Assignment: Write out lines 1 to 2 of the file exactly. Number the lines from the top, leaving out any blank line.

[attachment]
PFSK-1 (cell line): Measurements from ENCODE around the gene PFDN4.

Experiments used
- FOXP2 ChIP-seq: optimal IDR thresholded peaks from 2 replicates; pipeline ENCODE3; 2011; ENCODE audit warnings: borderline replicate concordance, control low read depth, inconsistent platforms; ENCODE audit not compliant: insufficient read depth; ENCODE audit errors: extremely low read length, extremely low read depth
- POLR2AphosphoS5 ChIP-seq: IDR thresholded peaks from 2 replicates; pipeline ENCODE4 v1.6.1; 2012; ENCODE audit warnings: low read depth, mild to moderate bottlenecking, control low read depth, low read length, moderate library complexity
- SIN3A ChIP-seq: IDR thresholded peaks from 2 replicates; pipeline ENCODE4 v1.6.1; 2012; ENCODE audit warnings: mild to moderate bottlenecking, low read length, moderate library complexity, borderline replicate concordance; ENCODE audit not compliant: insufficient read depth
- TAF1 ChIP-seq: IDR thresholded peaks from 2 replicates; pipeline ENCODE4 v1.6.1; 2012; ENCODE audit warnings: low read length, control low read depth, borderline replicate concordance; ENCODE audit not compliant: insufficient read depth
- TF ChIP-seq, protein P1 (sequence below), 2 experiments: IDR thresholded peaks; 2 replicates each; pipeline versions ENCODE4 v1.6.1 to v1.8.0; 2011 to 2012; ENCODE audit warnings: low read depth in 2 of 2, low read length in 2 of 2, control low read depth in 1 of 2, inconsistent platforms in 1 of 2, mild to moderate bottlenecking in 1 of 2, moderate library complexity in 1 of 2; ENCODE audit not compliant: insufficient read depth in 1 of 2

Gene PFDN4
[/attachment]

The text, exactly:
PFSK-1 (cell line): Measurements from ENCODE around the gene PFDN4.

Experiments used